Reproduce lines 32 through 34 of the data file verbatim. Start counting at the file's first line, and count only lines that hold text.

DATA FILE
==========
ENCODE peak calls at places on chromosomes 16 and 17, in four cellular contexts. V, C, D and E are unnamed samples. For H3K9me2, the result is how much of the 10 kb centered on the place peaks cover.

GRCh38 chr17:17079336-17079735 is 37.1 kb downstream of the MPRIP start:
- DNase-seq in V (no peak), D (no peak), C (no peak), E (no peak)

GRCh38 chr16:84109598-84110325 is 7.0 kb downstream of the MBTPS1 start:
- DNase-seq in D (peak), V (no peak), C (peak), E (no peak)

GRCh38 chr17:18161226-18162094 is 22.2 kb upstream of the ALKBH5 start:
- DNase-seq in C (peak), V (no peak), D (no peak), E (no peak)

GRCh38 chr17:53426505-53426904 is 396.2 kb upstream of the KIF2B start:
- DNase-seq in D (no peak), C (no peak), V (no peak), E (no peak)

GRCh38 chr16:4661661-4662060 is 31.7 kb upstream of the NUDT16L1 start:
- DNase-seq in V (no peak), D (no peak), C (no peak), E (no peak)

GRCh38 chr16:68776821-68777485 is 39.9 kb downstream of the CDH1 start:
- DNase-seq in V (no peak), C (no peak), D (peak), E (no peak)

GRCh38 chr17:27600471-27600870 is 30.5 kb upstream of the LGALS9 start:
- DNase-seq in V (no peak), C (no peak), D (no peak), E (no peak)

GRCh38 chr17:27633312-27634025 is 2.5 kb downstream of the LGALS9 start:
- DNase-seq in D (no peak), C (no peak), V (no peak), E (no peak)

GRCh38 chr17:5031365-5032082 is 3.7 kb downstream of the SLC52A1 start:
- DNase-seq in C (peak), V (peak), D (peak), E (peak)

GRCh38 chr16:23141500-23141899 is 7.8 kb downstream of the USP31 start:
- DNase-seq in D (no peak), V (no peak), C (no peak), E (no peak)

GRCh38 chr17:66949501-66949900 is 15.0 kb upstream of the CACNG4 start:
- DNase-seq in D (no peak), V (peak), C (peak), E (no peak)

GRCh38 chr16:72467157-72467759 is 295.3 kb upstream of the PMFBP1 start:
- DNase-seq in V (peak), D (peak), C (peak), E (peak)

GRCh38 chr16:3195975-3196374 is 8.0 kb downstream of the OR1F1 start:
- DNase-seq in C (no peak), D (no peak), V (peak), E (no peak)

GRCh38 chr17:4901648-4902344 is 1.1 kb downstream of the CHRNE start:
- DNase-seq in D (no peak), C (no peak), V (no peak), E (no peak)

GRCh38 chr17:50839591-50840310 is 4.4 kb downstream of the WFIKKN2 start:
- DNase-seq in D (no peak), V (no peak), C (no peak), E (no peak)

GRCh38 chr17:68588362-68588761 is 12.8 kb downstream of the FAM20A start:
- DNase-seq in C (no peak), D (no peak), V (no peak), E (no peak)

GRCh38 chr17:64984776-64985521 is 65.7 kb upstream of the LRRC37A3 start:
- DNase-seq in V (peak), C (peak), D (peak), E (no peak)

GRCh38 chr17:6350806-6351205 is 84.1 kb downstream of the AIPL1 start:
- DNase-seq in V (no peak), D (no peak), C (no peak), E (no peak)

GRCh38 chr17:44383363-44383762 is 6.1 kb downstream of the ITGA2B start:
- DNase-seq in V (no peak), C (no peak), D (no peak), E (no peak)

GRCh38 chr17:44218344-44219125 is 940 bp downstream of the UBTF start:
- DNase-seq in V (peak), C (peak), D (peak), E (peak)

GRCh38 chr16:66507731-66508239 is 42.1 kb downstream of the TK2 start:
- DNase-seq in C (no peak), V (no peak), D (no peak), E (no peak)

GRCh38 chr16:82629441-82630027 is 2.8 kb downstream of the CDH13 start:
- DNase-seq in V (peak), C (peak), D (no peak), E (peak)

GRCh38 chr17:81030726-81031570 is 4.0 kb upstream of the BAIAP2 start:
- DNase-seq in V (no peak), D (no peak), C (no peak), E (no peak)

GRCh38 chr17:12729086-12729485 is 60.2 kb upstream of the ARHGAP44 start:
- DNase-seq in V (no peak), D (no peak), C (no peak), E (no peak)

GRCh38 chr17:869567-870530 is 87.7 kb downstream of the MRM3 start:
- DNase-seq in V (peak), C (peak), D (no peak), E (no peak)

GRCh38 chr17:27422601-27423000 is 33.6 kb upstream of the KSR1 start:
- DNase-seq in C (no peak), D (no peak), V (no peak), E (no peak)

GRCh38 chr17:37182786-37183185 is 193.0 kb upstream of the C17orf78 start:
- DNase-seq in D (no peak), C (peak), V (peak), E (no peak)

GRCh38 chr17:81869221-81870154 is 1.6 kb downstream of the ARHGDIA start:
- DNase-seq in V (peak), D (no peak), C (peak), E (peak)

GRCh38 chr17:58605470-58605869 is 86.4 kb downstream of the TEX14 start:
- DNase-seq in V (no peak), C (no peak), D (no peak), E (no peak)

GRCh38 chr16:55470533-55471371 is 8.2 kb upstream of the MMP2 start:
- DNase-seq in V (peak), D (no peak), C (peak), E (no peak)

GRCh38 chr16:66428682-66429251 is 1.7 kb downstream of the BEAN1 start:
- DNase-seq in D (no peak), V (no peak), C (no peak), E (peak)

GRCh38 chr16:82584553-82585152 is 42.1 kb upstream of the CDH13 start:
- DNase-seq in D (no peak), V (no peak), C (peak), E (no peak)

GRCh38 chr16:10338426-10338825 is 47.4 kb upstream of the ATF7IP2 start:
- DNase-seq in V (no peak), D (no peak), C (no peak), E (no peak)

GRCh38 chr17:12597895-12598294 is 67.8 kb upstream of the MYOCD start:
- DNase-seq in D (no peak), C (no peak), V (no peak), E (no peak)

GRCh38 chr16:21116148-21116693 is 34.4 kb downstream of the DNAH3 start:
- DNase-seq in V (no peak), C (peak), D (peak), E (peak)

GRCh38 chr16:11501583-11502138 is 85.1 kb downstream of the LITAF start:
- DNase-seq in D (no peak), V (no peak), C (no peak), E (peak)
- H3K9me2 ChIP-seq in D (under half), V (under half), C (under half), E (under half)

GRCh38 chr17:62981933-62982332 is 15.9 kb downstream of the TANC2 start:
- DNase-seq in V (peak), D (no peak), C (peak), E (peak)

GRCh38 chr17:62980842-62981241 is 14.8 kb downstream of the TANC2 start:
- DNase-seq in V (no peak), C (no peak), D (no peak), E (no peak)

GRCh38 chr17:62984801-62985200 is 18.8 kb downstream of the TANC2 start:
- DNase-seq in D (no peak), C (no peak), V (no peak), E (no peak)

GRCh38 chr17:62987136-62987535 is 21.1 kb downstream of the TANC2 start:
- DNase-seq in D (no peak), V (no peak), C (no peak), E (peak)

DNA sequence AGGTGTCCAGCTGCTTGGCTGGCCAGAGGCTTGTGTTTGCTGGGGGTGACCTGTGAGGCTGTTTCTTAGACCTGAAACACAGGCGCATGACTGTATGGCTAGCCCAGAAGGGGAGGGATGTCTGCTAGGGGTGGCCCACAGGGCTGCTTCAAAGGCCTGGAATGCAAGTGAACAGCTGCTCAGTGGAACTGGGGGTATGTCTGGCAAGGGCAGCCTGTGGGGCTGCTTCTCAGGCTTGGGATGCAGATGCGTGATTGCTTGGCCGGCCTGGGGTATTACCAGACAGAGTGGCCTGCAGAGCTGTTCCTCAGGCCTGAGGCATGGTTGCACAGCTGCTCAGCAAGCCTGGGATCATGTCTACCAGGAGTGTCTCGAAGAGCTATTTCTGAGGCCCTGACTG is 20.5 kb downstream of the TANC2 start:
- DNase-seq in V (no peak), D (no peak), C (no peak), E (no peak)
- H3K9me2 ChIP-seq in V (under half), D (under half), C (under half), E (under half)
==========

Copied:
GRCh38 chr17:68588362-68588761 is 12.8 kb downstream of the FAM20A start:
- DNase-seq in C (no peak), D (no peak), V (no peak), E (no peak)

GRCh38 chr17:64984776-64985521 is 65.7 kb upstream of the LRRC37A3 start: